Mike Rowe initially shot to fame after the show Dirty Jobs began airing in 2003. He became a representative for blue-collar workers everywhere, showcasing jobs that many people didn’t realize existed, but that have to be done. Over time, he established himself as a philosopher and has shared various “words of wisdom” over the years.
Rowe has had his fair share of quotable moments, imparting wisdom onto anyone who might benefit from his experience and perspective. The Chive compiled some of his greatest quotes. Here are some of the best.
“Passion is too important to be without, but too fickle to be guided by, which is why I’m more inclined to say, ‘Don’t follow your passion, but always bring it with you.’”
“Dirt used to be a badge of honor. Dirt used to look like work. But we’ve scrubbed the dirt off the face of work, and consequently, we’ve created this suspicion of anything that’s too dirty.”
“Innovation without imitation is a complete waste of time.”
“The flaw in out character is out insistence on separating blue-collar jobs from white-collar jobs, and encouraging one form of education over another.”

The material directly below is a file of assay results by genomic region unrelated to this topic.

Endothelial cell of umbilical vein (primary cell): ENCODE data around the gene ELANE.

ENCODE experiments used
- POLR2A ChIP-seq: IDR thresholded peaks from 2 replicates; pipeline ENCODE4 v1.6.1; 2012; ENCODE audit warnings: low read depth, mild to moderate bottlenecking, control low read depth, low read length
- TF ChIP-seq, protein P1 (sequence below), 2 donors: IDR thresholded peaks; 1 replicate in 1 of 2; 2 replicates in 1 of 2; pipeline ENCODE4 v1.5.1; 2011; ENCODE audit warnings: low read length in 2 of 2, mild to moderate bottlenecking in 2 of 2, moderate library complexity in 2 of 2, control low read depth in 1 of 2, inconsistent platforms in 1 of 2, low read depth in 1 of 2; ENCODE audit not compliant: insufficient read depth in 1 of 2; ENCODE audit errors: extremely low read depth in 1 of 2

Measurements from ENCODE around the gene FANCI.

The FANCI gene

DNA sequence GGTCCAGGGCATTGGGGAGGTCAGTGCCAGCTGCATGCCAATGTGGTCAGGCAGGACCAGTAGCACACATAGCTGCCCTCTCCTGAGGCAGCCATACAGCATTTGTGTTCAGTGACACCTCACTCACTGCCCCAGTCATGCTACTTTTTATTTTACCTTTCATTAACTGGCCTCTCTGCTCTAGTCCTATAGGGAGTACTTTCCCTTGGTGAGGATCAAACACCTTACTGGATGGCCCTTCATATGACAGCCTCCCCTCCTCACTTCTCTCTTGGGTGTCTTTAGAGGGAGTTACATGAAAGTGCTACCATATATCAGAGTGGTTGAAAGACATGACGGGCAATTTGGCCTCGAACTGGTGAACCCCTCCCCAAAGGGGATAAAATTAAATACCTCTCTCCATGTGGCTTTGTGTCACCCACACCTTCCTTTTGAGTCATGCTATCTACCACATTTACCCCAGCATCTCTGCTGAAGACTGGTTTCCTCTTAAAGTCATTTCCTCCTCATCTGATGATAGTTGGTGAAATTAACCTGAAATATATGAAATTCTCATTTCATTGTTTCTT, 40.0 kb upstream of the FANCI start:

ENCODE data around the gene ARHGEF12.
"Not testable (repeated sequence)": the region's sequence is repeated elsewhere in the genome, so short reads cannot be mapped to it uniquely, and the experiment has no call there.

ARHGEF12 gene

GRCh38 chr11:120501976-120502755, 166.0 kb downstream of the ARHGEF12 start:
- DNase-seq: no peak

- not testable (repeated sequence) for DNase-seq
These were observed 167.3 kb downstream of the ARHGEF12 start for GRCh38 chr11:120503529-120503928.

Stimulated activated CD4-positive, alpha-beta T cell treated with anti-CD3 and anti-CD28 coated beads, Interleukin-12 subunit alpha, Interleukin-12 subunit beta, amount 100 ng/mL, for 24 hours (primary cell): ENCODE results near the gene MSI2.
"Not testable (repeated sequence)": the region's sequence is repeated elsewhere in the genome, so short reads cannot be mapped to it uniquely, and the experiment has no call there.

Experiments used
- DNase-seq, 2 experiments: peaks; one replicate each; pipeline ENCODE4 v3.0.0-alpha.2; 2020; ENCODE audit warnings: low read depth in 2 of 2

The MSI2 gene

“It’s about, when did it make sense to say one size fits everybody? It never ever ever made sense to do that, and yet we’re still selling education the same way we sold it when you and I were in school.”
“Some jobs pay better, some jobs smell better, and some jobs have no business being treated like careers. But work is never the enemy, regardless of the wage, because somewhere between the job and the paycheck, there’s still a thing called opportunity, and that’s what people need to pursue.”
“I can say the willingness to get dirty has always defined us as a nation, and it’s a hallmark of hard work and a hallmark of fun, and dirt is not the enemy.”
“Happiness does not come from a job. It comes from knowing what you truly value, and behaving in a way that’s consistent with those beliefs.”
“Many people today resent the suggestion that they’re in charge of the way they feel. Those people are mistaken. That was a big lesson, and I learned it several hundred times before it stuck. What you do, who you’re with, and how you feel about the world around you is completely up to you.”
Source: The Tribunist